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Developing Your Work Ethic

Certain abilities have helped you do well in school, even in sports, right?  Didn't your teachers, advisors, and coaches teach you things like focusing on the task at hand, not getting distracted, time management, and interpersonal skills—to help you progress through school (and in personal and team sports)?

 

Remember, you definitely need key skills/abilities to get and hold jobs long term; hopefully continuing to advance to better positions, for higher pay, with more stimulating challenges to be faced and met.

 

However, succeeding at work involves more than just showing up, putting in a minimal amount of time and effort. To truly succeed in any occupation we need more than just technical skills. It takes having a term you may be familiar with: Work Ethic. For example, have you ever know two friends, who had somewhat equal ability in a certain area (like playing guitar), but one eventually was much better at it, simply by putting in more focused effort? 

Work can be rewarding and interesting. Of course, sometimes it is frankly not too fun, and even boring at times. But, there is no way around that.  Without a work ethic, you won't persevere when you need to. No matter how good you are at a certain set of skills, you just won't make it long-term without a strong work ethic.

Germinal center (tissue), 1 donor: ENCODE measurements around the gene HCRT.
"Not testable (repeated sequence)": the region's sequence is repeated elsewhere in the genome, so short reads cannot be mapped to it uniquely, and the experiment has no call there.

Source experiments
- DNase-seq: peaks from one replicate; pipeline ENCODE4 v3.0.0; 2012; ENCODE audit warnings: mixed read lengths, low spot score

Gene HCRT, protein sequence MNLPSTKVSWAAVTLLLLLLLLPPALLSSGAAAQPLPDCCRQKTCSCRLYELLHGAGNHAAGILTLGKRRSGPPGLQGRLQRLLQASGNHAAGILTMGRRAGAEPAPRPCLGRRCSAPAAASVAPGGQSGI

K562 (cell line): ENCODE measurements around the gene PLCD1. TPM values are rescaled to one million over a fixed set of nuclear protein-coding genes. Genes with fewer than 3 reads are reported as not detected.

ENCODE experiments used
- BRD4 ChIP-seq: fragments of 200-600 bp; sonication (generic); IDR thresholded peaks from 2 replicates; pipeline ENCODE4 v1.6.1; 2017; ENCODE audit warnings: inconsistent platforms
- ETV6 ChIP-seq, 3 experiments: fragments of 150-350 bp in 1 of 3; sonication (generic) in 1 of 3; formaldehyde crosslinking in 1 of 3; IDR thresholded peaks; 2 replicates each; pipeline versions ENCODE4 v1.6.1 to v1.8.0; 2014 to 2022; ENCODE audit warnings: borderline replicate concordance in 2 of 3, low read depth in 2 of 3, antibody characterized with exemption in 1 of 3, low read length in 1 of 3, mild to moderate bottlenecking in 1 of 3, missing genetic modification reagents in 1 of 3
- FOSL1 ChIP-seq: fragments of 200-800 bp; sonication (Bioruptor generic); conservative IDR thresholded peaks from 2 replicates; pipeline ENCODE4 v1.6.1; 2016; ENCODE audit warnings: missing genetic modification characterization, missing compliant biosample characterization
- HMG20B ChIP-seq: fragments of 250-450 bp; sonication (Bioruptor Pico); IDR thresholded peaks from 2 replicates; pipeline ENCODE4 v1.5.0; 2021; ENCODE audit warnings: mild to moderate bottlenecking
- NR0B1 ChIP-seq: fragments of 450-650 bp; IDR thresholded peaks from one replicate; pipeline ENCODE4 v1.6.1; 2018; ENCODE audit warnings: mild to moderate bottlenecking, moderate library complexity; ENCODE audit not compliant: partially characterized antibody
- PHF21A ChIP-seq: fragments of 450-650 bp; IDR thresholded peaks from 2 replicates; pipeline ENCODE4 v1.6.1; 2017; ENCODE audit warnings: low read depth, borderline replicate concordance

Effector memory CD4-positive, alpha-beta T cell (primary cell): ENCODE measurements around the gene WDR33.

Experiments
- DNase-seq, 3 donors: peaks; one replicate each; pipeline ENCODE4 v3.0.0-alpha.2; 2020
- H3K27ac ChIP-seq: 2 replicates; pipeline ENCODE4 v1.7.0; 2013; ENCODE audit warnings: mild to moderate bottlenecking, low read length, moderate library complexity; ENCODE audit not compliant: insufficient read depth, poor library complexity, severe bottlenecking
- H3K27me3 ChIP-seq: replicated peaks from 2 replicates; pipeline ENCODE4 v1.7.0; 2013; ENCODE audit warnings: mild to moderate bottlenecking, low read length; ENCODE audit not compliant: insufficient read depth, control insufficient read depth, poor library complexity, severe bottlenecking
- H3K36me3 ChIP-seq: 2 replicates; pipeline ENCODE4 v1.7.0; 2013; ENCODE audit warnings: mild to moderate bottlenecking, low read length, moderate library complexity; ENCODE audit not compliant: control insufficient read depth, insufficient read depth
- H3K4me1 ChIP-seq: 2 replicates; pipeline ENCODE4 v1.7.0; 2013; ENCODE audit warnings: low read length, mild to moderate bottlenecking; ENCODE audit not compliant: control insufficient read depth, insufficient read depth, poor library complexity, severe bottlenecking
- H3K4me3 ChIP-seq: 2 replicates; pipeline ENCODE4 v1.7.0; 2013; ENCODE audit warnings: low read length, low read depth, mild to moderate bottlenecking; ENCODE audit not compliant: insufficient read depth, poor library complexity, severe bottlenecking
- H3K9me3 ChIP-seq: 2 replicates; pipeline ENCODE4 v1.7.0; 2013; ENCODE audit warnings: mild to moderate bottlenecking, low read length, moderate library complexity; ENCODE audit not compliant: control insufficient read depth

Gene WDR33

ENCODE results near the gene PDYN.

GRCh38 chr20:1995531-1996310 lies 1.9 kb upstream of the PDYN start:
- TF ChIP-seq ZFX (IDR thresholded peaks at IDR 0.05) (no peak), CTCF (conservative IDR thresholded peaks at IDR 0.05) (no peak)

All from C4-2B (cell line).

Work Ethic is defined, by one source, as having the five components of:

  1. Reliability (dependability)

  2. Dedication (go beyond the bare minimum efforts to get tasks done)

  3. Productivity (getting much work done in a brief time period)

  4. Cooperation (work well with others; teamwork)

  5. Character (self-disciplined, honest, trustworthy)[i]

I remember when I was working, cashiering part-time at a Chevron station in the late 80's, in Boise, where I grew up.  Our boss hired this young 15-year old to pump gas and start to help with basic mechanic work.  He was almost too wet behind the ears to be working!  But, he was so enthusiastic that even one gruff, somewhat mean mechanic couldn't diminish his drive, even though he looked down on him.  This teen was just determined to make a go of it.

 

I still remember one day, someone came in with a screw or something stuck in his tire.  This young guy pulled, twisted and pulled to get that screw out, even falling clear down on his back at one point!  But, he got back up and got it done.

 

So, follow his lead and learn to become the reliable, dedicated, loyal and productive employee that your future supervisors will enjoy having around, AND will lead to true fulfillment and success for you in your chosen occupation.

 

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ref

 

 

[i]Erin, Schreiner. Demand Media. (2015). Five Characteristics of a Good Work Ethic. Houston Chronicle-Hearst Newspapers, LLC. Retrieved from http://smallbusiness.chron.com/five-characteristics-good-work-ethic-10382.html .

 

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